Boris Johnson has been appointed foreign secretary by Theresa May, just hours after she became Britain's second female prime minister.
The high-profile appointment – Johnson's first cabinet job – was unexpected and is a triumph for Johnson, coming less than a fortnight after it appeared his political career could be over.
The former London mayor, who led the Leave campaign during the EU referendum, had long harboured his own prime ministerial ambitions but was forced to abandon a leadership bid at the last minute after being betrayed by Michael Gove.
Earlier in the day the new prime minister stood outside 10 Downing Street and pledged to make "Britain a country that works not for a privileged few, but for every one of us". As part of this she has decided to construct a new cabinet, bringing in new ministers rather than reshuffling David Cameron's old team.
As a result, George Osborne has left the cabinet after six years as chancellor amid reports he was sacked by May.
He has been replaced by Philip Hammond, who was previously foreign secretary. Hammond, a long-time ally of the new prime minister, most recently served as foreign secretary but was also shadow chief secretary to the Treasury between 2007 and 2010.
May also appointed Amber Rudd as home secretary, the role May herself occupied for six years. It is a huge promotion for Rudd, who was only elected to parliament in 2010 and previously served as energy secretary.
Meanwhile, Michael Fallon will stay on as defence secretary.
Despite having campaigned for Remain, May has made it clear she is committed to respecting the result of the EU referendum and has pledged to lead the UK out of the EU.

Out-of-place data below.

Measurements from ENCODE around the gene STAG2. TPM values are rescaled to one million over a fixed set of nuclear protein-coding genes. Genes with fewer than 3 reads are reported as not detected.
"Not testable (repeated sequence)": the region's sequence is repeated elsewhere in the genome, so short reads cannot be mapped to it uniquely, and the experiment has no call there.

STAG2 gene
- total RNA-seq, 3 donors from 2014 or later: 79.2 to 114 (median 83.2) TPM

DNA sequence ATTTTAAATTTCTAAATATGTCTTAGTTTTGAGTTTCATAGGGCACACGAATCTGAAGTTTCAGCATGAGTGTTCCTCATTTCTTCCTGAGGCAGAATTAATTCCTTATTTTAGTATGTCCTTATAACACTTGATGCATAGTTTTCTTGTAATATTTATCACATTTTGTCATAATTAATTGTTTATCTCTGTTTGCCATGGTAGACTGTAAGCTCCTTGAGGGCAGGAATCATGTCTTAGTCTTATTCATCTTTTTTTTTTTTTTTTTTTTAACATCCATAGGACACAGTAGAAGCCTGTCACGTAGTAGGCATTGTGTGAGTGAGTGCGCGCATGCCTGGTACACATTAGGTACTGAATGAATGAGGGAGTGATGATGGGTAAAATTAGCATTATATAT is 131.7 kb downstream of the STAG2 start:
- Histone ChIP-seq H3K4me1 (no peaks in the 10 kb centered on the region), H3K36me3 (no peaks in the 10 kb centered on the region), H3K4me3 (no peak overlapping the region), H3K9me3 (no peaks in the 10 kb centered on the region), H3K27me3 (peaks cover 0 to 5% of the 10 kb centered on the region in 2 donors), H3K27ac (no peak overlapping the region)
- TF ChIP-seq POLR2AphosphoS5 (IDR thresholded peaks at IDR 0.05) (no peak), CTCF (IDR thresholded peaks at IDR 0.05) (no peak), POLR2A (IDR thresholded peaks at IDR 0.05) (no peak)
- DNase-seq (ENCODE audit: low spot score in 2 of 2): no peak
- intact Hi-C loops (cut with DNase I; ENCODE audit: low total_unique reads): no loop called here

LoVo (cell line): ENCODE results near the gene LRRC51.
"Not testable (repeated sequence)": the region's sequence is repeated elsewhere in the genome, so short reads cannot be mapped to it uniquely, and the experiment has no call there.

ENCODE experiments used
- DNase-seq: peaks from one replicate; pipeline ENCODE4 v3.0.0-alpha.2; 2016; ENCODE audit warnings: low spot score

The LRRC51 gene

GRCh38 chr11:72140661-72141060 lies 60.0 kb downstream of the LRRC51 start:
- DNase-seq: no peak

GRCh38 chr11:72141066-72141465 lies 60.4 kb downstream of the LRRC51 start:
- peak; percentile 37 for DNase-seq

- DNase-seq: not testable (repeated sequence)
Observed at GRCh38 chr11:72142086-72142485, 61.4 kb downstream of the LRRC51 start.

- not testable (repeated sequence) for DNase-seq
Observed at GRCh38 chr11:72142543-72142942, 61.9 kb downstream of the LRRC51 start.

She has given the crucial job of overseeing Brexit to David Davis, who becomes secretary of state for exiting the EU – a new role the prime minister created to allay the fears of Leave supporters that she would backtrack on the referendum result.
Liam Fox, another leading Brexiteer, who ran for the leadership himself, will head a new international trade department. The appointment marks his return to the cabinet for the first time since being forced to resign as defence secretary in 2011 amid claims he broke the ministerial code over his working relationship with an adviser.
The appointments were welcomed by UKIP leader Nigel Farage.
A statement from Number 10 said George Osborne had "resigned from government", although it was not clear whether he had been forced out. Just a year ago he was being tipped as David Cameron's most likely successor.
Although May had promised to promote women, the only woman with a top job so far is Amber Rudd. Further cabinet appointments are expected to take place throughout Thursday.